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UConn upsets No. 1 UCLA, advances to Elite Eight

The men's soccer team wins 4-3 (5-4 PKs) to vanquish the tournament's top seed.

UConn fans celebrate after the men's soccer team's win over UCLA in the Sweet Sixteen of the NCAA Men's Soccer Tournament.
UConn fans celebrate after the men's soccer team's win over UCLA in the Sweet Sixteen of the NCAA Men's Soccer Tournament.
Jonathan Restivo

Penalty kicks.

No two words strike fear into the hearts of UConn men's soccer supporters quite like those. Anyone who has followed the team in recent years knows why.

Zero wins, six losses. That was UConn's record in penalty kicks under Ray Reid prior to this year. Each of those losses was a like big, soul-crushing steamroller slowly squeezing the life out of you as it ran you over, backing up two or three times before the driver got out and shot you in the head. My personal favorite was when UConn lost to Charlotte in the Elite Eight my senior year at Morrone Stadium. It took all I had to not throw up right on the field.

But last week, something changed. UConn faced to UMBC in penalty kicks and... won. I don't think anybody who saw it (or was following on Twitter) knew what to do with themselves. It was awesome! It was a release! Hell, it was a relief if anything. UConn lived to fight another day, and now the Huskies had a chance to make a real statement against No. 1 UCLA in the Sweet Sixteen.

It only seems appropriate that it would come down to PKs once again.

UConn found itself in an early 2-0 hole earlier tonight against the No. 1 seed in the tournament, giving up both goals within seconds of one another in the first 15 minutes of play. Cyle Larin got UConn on the board at the 34:52 mark, and the Huskies finished the first half strong, taking the play to UCLA's end and nearly converting on a couple of good chances.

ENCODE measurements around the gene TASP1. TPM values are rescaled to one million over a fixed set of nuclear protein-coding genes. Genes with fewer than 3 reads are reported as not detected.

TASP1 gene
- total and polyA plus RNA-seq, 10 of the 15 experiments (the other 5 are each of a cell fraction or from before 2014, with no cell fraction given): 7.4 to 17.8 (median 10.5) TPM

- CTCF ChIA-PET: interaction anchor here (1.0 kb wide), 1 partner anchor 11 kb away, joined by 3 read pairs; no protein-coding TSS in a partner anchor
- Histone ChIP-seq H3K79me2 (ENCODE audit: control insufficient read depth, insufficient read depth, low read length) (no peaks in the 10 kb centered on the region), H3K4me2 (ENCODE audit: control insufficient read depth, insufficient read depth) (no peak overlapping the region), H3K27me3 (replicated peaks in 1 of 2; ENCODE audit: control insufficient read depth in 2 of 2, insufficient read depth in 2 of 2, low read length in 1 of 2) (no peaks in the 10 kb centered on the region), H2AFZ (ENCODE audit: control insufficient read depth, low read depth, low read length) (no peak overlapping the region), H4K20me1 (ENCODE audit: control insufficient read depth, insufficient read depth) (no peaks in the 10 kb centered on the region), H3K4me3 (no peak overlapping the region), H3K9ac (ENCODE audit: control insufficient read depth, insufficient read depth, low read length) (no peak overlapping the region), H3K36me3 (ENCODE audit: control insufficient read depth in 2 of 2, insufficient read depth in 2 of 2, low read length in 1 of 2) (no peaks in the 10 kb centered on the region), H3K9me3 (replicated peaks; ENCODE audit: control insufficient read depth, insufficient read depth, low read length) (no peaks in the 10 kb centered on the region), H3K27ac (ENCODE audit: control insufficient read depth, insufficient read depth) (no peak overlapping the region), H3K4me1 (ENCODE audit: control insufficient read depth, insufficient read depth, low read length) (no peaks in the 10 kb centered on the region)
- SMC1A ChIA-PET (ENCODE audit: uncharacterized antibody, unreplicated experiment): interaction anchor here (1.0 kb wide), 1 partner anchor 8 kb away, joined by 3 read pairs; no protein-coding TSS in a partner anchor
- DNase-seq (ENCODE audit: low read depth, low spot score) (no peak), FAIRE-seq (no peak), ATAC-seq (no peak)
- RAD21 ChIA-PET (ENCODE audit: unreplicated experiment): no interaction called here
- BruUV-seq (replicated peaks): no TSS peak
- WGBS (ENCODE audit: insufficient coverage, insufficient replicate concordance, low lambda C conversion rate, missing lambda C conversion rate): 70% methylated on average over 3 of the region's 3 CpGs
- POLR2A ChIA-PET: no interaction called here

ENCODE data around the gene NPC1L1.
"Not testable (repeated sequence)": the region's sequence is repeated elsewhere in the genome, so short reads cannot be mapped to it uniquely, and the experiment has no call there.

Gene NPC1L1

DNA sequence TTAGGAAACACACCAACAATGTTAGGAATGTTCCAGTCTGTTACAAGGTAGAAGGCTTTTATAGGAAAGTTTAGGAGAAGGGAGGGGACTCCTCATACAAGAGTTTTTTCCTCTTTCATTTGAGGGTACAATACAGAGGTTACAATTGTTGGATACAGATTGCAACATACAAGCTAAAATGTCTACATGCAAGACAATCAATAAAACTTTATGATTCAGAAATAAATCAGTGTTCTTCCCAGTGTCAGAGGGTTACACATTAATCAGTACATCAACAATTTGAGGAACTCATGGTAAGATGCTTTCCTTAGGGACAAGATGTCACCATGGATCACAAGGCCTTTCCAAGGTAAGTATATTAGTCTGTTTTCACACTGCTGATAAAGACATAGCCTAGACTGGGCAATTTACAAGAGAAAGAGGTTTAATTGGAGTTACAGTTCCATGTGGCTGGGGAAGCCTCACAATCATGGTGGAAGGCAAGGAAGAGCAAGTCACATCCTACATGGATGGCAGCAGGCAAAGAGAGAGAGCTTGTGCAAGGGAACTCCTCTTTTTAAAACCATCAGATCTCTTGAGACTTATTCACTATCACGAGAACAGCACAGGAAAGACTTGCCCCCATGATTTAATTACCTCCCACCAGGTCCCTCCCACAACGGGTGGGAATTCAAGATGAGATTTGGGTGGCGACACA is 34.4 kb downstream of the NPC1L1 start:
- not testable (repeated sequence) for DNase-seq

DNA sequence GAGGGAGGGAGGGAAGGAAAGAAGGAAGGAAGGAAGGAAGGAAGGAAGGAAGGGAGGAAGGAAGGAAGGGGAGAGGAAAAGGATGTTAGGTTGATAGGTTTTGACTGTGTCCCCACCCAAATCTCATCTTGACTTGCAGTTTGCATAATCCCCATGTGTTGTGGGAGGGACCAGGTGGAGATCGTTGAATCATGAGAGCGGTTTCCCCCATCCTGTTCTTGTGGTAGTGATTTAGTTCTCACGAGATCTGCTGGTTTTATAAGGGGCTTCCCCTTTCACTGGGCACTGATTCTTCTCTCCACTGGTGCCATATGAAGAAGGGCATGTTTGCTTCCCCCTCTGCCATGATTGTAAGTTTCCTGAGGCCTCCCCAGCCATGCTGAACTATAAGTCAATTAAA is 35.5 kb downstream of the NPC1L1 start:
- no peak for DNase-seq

Kwame Awuah tied it up for the Huskies early in the second half at the 57:05 mark, but it wouldn't be that easy for UConn, as UCLA answered almost immediately to pull ahead once again 3-2.

Larin proved to be the hero for the Huskies again about 10 minutes later, when he found the ball in a scramble following a free kick and sent it home to tie the game at three. Two scoreless overtime periods later, thanks to a preposterous point blank save by UConn goalie Andre Blake, it was time for the Huskies to face their demons once more.

UConn got on the board first after Colin Bradley put his first attempt past UCLA keeper Earl Edwards Jr., and Brian Iloski quickly tied it up to make it 1-1 after one. Juho Karpinnen missed his next shot, and Victor Chavez scored to put UCLA ahead 2-1. It was a familiar – and extremely uncomfortable – position for UConn and its fans, who could feel the bulldozer approaching.

Larin and Gage Zerboni traded goals to make it 3-2, and then Mamadou Doudou Diouf put one home to tie it up, but unless UConn could get a stop, the Huskies were in big trouble.

UConn's prayer would be answered on the next shot when Leo Stolz sailed the ball over the net, keeping it at 3-3 after four rounds and giving UConn new life. Adria Beso and Jordan Vale traded goals in the final round, and then with sudden death now in effect, Alex Sanchez put his shot in the net, giving Blake a chance to win it for the Huskies with a save.

And that's exactly what he did.

Where this ranks in the pantheon of UConn men's soccer's greatest wins, I have no idea. That will all get sorted out once the season is over and we have some context to put this all in. But what matters right now is that UConn went to the west coast, faced down the best team in the tournament on their home turf and came back from certain defeat no fewer than three times to claim one of the biggest victories any supporter of the program has ever seen.

UConn soccer now advances to the Elite Eight, where they will face No. 8 Virginia for a chance to advance to the College Cup in Philadelphia. GO HUSKIES!